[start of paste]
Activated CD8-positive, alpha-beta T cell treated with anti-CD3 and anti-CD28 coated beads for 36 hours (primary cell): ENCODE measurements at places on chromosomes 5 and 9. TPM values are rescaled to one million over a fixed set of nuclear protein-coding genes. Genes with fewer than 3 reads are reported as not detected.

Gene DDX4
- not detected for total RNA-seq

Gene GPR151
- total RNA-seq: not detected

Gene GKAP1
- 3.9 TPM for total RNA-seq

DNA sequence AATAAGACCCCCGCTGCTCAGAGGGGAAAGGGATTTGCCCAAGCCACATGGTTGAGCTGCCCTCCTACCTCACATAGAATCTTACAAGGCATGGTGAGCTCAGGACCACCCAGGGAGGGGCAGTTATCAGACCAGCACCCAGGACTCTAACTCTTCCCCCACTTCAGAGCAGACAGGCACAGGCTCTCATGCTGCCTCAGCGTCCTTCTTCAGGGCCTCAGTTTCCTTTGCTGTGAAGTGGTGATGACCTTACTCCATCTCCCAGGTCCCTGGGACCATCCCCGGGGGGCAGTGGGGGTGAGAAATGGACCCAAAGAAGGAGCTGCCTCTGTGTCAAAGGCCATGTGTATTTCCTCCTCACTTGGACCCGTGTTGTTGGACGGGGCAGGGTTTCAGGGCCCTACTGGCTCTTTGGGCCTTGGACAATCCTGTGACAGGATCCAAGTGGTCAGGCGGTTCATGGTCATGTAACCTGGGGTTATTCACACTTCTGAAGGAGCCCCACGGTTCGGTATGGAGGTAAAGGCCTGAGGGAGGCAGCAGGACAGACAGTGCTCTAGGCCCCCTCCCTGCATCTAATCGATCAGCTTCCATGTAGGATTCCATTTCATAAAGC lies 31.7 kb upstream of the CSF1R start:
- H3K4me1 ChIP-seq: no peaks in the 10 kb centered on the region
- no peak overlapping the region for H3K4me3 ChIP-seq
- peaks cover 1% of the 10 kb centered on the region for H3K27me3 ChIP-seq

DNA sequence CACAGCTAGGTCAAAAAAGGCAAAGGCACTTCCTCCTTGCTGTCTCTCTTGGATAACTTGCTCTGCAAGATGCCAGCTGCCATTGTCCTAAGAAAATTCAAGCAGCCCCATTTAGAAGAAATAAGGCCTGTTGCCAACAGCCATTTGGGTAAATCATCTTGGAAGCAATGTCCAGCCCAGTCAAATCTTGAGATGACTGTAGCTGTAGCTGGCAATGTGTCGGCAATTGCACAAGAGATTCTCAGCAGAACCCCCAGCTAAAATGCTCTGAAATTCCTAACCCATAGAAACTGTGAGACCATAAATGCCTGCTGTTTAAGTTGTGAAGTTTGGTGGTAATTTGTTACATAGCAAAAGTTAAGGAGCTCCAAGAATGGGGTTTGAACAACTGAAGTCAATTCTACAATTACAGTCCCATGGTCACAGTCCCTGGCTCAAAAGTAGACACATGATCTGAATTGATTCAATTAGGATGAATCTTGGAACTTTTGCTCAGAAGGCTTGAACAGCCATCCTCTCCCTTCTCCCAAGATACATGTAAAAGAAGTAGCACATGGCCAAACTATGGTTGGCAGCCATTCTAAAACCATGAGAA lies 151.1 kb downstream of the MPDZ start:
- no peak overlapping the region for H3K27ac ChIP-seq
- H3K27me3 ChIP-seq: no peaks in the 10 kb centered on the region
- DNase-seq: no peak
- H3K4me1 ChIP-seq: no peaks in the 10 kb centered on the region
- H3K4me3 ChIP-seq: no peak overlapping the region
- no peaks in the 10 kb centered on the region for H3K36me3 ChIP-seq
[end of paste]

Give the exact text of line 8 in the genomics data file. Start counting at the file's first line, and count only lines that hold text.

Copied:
DNA sequence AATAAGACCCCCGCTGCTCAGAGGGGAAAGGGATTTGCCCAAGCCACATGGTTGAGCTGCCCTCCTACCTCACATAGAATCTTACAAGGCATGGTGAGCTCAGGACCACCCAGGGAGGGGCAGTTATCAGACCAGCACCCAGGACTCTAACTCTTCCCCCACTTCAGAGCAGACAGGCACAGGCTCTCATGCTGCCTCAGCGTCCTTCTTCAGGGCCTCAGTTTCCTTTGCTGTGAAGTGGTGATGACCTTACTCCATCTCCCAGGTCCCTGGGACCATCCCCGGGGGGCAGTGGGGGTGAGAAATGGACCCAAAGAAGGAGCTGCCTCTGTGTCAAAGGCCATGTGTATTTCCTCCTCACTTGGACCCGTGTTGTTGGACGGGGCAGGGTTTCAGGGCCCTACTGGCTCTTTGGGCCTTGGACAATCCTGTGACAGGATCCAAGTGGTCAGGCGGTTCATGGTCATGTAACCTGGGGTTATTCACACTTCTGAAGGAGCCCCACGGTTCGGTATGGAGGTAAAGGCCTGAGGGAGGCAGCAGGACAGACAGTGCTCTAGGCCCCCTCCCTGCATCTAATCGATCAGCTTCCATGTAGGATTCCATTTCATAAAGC lies 31.7 kb upstream of the CSF1R start: